Tom DePorter from Forward Air told suppliers, “I want bad news as soon as you know it.”  -  Photo: HDT 2019 file photo, Deborah Lockridge

Tom DePorter from Forward Air told suppliers, “I want bad news as soon as you know it.”

Photo: HDT 2019 file photo, Deborah Lockridge

What did it take for fleets to make it through the pandemic? According to Tom DePorter, senior director of fleet maintenance at Forward Air Corp., the answer is flexibility. “Every day you are going to be faced with something that you did not think was out there. You need flexibility to roll with the punches,” he said, speaking on a panel at Heavy Duty Aftermarket Dialogue.

The panel was designed to give the parts manufacturers and suppliers in attendance insight into how fleets are dealing with challenges related to the pandemic and supply-chain problems that have resulted in slowdowns in truck production and shortages of parts.

Relationships, Communication Key to Parts Access

Mike McDonald, director of maintenance at Benore Logistics, said his big takeaway from the pandemic was “how important relationships are if you are trying to find a part or get a truck in the shop or find someone to go out on a road call.”

Shane Barnes, vice president of maintenance at PAM Transport, agreed that relationships are important. “It is essential that you have a relationship not only with your OE, but also with the suppliers of all the parts you need.”

The good news is that at least for these three fleets, supplier support was available. “A lot of it is good communication,” McDonald said.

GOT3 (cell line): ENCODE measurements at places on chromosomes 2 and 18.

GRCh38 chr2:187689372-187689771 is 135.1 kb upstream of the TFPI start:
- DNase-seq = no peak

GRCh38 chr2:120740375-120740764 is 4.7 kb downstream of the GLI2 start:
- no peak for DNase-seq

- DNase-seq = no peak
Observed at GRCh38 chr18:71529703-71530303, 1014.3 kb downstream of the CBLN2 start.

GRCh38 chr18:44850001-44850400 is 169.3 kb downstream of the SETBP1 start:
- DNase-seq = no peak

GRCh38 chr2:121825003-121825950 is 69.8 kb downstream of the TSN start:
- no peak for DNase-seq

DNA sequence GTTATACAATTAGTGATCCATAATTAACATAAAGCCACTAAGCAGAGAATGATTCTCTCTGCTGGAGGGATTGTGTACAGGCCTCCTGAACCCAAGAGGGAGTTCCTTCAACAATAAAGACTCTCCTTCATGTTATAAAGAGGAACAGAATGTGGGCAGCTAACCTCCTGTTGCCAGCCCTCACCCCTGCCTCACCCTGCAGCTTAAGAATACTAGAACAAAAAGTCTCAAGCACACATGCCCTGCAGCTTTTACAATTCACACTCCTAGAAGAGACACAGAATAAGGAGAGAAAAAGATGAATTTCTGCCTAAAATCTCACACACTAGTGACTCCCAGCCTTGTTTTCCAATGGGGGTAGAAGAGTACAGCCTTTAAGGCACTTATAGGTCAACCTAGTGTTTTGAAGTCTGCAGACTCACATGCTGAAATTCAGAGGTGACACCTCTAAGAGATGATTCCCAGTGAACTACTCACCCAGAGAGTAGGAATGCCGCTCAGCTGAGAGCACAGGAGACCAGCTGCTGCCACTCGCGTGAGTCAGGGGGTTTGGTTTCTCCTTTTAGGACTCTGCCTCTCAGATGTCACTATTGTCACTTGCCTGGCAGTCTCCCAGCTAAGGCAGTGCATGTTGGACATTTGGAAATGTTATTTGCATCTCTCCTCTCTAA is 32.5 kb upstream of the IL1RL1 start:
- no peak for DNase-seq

And speaking of communication, Forward Air’s DePorter had some advice for suppliers: “You have got to talk to us and give us a heads-up if you see a hiccup. Don't keep things from me. Help me understand what is going on.”

He added, “There are surprises around every corner. The more you can share with us in advance, the better we can make our plans.” Put more succinctly, “I want bad news as soon as you know it.”

Older Trucks, More Parts

The pandemic and the resulting supply chain disruption caused these fleets to take a close look at their maintenance practices. Because of allocations and fleets not getting all the trucks they ordered, many of them are running older trucks.

At PAM, “we are just going to keep taking good care of them,” said Barnes. “We know it is going to cost us some extra money [to keep the older trucks operational], but wheels turning should offset that.”

Benore’s McDonald did not see the situation of truck availability improving. “When you look at how far they pushed out our new truck build and our new trailer builds, there is going to be older equipment staying on the road for the next 18 to 24 months. We are going to need suppliers to provide parts to keep those older trucks running. We are going to need more parts for the foreseeable future.”

Shortages and inflation also mean prices of parts have gone up. “In the good old days, we used to try to negotiate price,” DePorter said. “Nowadays in most cases, it is ‘thank you for bringing it over,’ and we just adjust the price in our maintenance software.”

“There are enough suppliers out there to keep everyone honest,” Barnes said, adding that price increases are passed along in freight rates.

McDonald said, “Our customers are aware of the situation. This year in our talks with suppliers we are just talking about, ‘Can you get it for us.’ In the past we talked about price. Now we are talking about availability.”

About the author
Denise Rondini

Denise Rondini

Aftermarket Contributing Editor

A respected freelance writer, Denise Rondini has covered the aftermarket and dealer parts and service issues for decades. She now writes regularly about those issues exclusively for Heavy Duty Trucking, with information and insight to help fleet managers make smart parts and service decisions, through a monthly column and maintenance features.

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